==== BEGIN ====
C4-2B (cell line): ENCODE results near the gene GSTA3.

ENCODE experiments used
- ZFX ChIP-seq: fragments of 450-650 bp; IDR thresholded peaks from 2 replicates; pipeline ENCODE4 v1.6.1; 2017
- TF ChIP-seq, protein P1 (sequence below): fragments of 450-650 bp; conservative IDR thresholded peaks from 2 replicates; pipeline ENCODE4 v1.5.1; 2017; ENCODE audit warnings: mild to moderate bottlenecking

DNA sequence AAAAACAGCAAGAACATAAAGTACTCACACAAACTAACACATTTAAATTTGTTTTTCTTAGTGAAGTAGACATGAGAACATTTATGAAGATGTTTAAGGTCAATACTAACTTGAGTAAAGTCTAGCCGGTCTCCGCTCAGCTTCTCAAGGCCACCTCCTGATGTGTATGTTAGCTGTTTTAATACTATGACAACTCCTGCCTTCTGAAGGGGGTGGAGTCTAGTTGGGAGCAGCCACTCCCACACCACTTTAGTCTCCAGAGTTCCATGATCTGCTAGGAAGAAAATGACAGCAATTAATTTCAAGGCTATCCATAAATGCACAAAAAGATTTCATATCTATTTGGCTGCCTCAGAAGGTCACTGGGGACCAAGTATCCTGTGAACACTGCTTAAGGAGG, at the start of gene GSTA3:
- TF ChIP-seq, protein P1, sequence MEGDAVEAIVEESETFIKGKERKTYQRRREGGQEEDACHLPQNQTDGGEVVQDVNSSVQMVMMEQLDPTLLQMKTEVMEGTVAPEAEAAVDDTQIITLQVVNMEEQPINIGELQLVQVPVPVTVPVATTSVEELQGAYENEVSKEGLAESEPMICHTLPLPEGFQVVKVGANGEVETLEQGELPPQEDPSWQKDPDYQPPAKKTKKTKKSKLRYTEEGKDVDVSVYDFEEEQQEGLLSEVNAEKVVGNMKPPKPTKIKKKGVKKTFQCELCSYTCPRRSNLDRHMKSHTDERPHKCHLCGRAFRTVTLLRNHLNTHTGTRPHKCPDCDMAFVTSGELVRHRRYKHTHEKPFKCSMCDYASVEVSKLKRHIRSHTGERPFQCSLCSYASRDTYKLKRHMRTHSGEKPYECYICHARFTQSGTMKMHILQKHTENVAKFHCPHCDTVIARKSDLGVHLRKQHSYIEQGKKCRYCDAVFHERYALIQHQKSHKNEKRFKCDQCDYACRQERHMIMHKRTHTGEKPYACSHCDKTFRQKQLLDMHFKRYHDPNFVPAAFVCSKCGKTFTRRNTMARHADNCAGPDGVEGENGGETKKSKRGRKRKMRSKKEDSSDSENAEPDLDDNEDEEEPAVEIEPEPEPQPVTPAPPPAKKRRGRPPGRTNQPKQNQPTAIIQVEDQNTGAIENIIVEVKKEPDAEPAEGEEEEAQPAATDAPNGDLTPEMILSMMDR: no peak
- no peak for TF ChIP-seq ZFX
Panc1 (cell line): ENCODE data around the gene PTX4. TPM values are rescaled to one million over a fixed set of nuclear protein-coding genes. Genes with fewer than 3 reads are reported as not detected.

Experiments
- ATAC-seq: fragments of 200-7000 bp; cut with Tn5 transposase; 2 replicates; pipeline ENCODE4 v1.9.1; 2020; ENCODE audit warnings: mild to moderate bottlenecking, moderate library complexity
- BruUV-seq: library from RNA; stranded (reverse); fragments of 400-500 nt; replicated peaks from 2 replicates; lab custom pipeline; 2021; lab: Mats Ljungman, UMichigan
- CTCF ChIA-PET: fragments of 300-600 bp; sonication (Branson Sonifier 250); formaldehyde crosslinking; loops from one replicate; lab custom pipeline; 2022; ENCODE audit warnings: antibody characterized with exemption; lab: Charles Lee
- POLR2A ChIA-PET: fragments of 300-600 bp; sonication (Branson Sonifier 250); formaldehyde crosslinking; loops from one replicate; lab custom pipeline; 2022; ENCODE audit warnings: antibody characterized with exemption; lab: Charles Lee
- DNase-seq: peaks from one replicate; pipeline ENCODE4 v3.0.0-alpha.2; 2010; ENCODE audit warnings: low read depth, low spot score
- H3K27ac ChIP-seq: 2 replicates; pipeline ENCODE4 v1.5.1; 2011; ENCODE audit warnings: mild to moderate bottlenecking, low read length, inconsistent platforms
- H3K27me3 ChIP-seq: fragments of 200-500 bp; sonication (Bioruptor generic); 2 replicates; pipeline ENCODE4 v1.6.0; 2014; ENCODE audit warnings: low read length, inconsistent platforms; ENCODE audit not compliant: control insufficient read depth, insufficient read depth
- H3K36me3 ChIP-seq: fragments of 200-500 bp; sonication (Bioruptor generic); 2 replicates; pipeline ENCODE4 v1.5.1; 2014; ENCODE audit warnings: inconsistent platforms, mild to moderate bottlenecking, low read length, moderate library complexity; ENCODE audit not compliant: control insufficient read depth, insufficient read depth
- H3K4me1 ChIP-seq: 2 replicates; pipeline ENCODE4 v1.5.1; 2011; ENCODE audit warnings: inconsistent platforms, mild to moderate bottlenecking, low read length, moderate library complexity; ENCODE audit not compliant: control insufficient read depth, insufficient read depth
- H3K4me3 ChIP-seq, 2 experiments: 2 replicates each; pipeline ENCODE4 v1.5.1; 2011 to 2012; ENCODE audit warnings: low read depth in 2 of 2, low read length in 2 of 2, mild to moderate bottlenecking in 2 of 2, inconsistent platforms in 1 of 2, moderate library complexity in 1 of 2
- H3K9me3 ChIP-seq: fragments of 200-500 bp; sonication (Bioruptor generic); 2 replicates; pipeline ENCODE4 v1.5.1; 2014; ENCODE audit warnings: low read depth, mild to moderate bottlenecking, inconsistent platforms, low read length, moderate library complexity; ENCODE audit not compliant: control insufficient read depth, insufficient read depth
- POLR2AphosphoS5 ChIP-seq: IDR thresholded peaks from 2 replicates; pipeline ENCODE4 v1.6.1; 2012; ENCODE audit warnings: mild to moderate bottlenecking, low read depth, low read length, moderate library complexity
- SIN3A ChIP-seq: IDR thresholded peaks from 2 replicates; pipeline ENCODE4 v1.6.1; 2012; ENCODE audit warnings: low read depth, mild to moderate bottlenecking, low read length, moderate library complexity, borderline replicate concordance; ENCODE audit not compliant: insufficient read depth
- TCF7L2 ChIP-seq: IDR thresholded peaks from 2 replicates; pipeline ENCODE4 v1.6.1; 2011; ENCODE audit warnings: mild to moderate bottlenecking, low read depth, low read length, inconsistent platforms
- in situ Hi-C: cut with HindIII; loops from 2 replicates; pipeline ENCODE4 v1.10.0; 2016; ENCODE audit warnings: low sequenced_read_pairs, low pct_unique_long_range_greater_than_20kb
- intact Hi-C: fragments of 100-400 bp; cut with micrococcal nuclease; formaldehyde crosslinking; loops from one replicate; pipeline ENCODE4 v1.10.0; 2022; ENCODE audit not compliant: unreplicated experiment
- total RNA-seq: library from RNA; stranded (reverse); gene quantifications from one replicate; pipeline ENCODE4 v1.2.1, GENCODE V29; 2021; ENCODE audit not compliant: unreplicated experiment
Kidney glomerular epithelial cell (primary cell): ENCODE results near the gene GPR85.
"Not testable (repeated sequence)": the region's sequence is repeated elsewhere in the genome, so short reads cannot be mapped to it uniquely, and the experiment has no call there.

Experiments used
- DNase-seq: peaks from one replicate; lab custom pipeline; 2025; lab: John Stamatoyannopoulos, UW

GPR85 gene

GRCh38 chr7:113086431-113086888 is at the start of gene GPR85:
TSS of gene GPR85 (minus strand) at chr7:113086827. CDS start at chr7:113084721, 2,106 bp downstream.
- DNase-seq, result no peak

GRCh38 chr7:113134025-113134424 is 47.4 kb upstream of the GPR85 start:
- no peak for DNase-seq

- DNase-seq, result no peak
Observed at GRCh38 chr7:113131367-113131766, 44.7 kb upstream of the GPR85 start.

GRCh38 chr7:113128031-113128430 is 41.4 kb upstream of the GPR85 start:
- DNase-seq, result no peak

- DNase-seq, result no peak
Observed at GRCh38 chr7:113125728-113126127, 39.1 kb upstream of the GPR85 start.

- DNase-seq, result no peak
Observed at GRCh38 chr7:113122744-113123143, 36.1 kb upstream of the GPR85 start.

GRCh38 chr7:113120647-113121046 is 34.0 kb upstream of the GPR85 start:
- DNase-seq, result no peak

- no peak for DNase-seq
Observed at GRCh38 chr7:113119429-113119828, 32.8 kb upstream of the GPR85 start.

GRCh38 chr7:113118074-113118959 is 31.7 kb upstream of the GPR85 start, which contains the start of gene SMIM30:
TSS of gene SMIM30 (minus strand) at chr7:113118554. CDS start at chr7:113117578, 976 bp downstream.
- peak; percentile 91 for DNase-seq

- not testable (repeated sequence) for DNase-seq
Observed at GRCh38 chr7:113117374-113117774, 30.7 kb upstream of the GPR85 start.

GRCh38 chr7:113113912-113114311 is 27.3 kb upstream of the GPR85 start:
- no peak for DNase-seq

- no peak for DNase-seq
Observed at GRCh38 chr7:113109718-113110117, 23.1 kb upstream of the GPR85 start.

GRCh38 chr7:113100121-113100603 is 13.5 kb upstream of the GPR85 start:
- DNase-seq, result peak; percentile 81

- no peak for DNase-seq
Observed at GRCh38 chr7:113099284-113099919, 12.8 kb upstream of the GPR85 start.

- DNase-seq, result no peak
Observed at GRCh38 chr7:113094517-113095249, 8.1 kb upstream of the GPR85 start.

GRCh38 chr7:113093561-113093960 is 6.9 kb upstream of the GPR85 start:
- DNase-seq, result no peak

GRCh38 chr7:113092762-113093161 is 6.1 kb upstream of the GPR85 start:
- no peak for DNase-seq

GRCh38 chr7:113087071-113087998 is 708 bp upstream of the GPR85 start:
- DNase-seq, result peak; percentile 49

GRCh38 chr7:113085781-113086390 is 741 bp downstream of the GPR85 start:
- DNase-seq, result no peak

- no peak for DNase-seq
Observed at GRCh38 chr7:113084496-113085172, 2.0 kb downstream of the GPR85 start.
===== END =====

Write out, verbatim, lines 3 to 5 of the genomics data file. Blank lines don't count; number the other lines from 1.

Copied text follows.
- ZFX ChIP-seq: fragments of 450-650 bp; IDR thresholded peaks from 2 replicates; pipeline ENCODE4 v1.6.1; 2017
- TF ChIP-seq, protein P1 (sequence below): fragments of 450-650 bp; conservative IDR thresholded peaks from 2 replicates; pipeline ENCODE4 v1.5.1; 2017; ENCODE audit warnings: mild to moderate bottlenecking

DNA sequence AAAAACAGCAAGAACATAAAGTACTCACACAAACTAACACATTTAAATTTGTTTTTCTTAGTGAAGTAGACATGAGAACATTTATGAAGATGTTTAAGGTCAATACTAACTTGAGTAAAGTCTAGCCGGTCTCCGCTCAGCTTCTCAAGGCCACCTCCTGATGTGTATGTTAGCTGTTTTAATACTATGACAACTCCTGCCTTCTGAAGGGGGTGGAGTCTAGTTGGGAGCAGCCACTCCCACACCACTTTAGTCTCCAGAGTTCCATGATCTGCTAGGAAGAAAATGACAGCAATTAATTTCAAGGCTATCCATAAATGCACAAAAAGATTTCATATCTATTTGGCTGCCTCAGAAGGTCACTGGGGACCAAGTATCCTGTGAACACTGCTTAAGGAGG, at the start of gene GSTA3: